(535d) Exploration of the Effect of Ionic Liquid Pretreatment Temperature On Biomass Composition, Structure, and Enzymatic Digestibility

Authors: 
Barr, C. J., University of Toledo
Click, K., Kent State University
Langan, P., Biosciences Division - Los Alamos National Laboratory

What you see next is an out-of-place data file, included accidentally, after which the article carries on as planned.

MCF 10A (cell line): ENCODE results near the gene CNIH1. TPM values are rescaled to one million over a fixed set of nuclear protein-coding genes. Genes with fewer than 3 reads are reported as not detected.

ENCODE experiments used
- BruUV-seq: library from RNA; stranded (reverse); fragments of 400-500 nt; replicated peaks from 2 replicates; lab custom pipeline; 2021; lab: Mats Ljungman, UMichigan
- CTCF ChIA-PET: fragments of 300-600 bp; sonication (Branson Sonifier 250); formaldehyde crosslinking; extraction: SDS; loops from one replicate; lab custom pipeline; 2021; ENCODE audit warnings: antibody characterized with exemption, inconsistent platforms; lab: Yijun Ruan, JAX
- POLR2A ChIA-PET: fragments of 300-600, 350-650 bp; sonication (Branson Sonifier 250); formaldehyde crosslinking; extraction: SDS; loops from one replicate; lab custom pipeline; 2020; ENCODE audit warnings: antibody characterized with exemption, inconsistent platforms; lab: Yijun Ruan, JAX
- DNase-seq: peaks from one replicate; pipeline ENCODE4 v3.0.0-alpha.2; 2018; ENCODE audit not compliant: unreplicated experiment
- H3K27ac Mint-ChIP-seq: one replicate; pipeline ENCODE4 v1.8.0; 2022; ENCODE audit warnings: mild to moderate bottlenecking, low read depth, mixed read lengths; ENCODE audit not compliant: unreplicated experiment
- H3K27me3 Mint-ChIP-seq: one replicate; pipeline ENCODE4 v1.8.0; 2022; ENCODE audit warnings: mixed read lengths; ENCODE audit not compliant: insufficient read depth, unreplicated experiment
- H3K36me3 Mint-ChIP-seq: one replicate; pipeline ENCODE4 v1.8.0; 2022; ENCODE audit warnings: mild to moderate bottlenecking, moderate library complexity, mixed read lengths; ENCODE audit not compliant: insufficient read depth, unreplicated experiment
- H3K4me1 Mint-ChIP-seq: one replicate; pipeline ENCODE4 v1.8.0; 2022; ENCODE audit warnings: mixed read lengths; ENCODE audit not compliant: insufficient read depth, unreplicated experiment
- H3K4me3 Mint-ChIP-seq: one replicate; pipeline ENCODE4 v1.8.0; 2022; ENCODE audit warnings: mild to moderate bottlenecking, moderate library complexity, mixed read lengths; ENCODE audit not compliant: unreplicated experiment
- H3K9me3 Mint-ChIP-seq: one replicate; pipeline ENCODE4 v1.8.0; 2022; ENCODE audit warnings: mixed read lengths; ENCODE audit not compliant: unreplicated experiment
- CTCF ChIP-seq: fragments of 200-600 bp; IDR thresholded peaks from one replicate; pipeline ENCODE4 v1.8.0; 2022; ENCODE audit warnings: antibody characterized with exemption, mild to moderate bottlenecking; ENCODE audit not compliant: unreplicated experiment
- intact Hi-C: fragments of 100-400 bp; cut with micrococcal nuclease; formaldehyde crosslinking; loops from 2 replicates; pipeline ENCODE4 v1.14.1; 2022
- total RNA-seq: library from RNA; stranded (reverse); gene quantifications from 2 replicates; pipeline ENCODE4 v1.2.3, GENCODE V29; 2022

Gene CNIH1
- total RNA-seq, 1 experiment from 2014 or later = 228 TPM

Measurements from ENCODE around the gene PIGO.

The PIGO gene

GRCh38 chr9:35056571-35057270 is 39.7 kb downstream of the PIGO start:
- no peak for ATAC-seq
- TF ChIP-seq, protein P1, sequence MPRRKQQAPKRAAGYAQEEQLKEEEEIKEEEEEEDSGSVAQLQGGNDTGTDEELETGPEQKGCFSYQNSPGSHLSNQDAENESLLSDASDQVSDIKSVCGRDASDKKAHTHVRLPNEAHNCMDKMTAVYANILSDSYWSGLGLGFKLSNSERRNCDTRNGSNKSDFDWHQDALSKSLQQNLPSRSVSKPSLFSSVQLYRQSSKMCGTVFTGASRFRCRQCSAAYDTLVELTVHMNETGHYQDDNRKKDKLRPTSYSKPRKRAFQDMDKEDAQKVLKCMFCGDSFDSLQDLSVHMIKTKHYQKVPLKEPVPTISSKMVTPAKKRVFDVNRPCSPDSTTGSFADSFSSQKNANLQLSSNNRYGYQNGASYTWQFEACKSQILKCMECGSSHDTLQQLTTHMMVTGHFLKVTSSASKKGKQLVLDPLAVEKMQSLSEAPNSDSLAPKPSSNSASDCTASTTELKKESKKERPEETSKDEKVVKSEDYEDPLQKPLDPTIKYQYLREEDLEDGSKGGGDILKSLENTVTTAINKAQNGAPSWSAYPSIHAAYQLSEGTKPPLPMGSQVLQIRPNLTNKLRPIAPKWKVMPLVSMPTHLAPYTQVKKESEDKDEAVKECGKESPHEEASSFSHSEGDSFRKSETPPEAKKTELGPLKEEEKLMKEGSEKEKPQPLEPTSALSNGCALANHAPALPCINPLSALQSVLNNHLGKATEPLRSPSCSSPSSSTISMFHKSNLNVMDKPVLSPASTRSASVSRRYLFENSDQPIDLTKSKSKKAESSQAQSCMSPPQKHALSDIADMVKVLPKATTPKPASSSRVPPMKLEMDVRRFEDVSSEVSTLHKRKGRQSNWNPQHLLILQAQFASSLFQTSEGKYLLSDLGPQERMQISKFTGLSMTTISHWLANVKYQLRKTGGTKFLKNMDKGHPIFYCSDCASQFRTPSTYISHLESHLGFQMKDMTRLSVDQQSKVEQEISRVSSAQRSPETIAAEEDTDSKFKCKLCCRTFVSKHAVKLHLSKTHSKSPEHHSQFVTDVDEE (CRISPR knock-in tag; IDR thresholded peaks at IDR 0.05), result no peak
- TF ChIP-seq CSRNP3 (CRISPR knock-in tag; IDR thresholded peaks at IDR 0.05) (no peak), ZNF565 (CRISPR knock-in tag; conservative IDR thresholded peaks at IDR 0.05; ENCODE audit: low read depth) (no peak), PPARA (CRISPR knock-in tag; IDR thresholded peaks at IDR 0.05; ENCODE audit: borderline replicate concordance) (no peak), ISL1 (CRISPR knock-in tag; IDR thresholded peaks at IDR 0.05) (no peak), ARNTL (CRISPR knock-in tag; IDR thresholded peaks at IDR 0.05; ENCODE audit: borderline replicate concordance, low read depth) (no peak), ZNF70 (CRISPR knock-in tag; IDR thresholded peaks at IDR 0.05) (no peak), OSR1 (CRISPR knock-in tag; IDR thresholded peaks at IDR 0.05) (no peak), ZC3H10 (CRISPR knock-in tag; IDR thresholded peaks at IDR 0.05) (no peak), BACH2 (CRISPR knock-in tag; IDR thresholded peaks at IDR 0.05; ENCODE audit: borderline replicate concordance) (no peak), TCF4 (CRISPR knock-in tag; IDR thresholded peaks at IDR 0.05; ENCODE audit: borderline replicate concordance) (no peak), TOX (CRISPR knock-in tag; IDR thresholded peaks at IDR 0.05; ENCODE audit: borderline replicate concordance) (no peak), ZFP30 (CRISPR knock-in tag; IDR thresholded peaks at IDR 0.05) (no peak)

Deconstruction of lignocellulosic biomass into simple sugars constitutes a core barrier for producing value added products from the sugar platform.  Lignocellulosic biomass is primarily comprised of cellulose (a glucose polymer), hemicellulose (a xylose polymer), and lignin.  Enzymatic hydrolysis of cellulosic and hemicellulosic portions of biomass is one of the crucial steps in biochemical conversion of terrestrial biomass into monomeric sugars.  The native cellulosic portion of biomass has a crystalline and oriented fibrillar structure in the cellulose I crystal form.  However, cellulose I can be a major impediment for enzyme-assisted hydrolysis to monomeric sugars which can be used as a feedstock for conversion to fuel or other value added chemicals.  Ionic Liquid (IL) pretreatment can disorder the crystalline cellulosic component to an amorphous material or result in structural changes in the cellulose fibers to other crystal forms, such as cellulose II with an improvement in susceptibility to hydrolysis.  In these studies, the effects of IL pretreatment temperature on various sources of lignocellulosic biomass were examined using X-ray powder and fiber diffraction, compositional analysis and comparative enzymatic hydrolysis.  Polysaccharide digestibility was related to the observed structural and compositional changes in biomass.  The improvement in hydrolysis is hypothesized to be primarily due to structural changes in the cellulose constituent.